The most a person can sue for in small claims court is $10,000. A corporation (or other corporate entity) cannot sue for more than $5,000. A person can only file two small claims court actions for more than $2,500 in one year. A party can file as many cases in small claims court with an amount of $2,500 or less.
Can I file my claim in San Francisco County?
Usually, a claim must be filed in the County where the person or business being sued resides. There are a number of exceptions to this, like in an automobile accident which can also be filed in the County where the traffic collision happened. A plaintiff can file a case in small claims court if the plaintiff is at least eighteen years old, or an emancipated minor. If you are under 18 or not mentally competent, the judge must appoint a guardian at litem to represent you in small claims court. This person only acts on their behalf with respect to that particular small claims court case.
Can I hire a lawyer?
No. A party cannot be represented by anyone else (including an attorney). A party can discuss the case with an attorney before or after the the case to answer questions and help a party prepare for the hearing.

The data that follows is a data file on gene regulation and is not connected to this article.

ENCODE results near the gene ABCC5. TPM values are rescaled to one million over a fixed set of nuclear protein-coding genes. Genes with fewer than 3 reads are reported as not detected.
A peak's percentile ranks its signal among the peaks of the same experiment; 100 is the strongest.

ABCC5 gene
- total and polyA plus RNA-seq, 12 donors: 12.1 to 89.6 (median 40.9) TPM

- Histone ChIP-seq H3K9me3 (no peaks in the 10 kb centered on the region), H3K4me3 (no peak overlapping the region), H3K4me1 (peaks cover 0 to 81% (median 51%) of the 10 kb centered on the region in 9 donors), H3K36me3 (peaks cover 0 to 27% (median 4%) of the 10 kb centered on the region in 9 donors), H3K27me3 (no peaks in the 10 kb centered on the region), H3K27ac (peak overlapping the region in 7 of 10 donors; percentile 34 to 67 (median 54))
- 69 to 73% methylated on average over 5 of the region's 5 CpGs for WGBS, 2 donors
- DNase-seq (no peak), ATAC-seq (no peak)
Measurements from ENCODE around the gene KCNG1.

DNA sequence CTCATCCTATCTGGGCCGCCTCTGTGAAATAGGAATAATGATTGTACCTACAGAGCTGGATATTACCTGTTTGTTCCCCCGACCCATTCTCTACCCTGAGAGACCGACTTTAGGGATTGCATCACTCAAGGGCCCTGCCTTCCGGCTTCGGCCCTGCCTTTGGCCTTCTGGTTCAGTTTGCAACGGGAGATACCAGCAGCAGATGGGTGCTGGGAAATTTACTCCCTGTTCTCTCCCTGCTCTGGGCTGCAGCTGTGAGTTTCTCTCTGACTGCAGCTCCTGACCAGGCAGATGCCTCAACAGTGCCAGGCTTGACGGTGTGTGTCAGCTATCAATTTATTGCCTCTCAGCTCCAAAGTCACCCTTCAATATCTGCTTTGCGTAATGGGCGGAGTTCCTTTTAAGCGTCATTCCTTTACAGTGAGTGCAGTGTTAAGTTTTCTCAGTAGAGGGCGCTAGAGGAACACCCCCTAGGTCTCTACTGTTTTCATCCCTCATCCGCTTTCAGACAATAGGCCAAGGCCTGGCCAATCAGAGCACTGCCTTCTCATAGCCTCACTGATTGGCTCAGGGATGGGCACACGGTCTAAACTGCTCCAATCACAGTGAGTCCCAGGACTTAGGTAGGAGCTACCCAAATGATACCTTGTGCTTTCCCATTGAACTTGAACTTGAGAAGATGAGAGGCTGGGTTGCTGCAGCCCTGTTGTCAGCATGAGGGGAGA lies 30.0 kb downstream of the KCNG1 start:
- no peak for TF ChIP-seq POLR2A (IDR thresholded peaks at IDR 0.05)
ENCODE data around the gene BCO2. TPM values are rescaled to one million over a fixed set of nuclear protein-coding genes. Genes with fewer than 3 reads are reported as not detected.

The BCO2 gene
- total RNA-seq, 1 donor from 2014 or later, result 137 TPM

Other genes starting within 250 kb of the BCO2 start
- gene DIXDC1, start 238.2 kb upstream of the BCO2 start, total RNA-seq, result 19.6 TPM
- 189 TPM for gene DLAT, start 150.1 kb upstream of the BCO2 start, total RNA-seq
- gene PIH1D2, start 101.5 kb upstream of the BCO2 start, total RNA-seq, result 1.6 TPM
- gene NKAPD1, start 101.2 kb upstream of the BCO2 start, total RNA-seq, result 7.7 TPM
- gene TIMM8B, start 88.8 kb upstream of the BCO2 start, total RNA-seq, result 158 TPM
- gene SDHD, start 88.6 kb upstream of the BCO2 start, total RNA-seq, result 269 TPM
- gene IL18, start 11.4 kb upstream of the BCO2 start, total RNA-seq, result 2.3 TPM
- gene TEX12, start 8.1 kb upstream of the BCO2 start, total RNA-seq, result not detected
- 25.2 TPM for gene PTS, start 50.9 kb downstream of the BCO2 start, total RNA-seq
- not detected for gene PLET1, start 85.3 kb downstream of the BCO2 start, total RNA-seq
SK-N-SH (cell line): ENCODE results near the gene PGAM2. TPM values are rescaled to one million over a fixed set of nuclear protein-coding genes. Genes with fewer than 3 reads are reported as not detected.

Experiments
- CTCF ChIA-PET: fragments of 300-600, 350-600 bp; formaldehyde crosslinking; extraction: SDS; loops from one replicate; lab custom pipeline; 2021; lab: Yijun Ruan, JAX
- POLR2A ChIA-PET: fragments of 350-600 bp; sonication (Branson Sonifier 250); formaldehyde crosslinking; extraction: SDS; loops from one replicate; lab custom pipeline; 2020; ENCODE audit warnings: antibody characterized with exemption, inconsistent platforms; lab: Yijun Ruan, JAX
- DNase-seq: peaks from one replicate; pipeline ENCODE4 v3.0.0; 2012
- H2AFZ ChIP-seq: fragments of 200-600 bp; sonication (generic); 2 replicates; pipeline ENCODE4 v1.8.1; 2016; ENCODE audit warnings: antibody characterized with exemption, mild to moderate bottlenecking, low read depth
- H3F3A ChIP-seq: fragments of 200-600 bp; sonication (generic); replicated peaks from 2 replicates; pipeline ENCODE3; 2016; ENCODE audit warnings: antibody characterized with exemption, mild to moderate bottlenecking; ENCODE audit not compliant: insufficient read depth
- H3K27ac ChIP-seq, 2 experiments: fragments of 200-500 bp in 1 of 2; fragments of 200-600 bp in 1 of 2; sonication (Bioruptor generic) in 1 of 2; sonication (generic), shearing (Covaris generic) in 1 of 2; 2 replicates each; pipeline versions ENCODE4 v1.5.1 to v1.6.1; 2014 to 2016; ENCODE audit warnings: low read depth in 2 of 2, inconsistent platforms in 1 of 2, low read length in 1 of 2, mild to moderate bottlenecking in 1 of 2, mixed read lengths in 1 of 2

Small Claims Court Statute of Limitations
All claims must be filed before the statute of limitations has run. This is a legal term which simply means the deadline for which you must file your claim. The time limit is different depending on the type of the case. If you were hurt, you have two years from the date of the injury or the date the injury is discovered to file your claim. (A child has two years from the date of his or her eighteenth birthday). If the defendant broke an oral contract, the plaintiff must file the case within two years of the breach. If a written contract was broken, you have three years from when the agreement was broken. If you were the victim of fraud, you have three years from when you first learn of the fraud to file your case. It can be very difficult to find out when the statute of limitations begins to run. It is far better to file the case and let the judge decide, rather than filing too late and having it dismissed.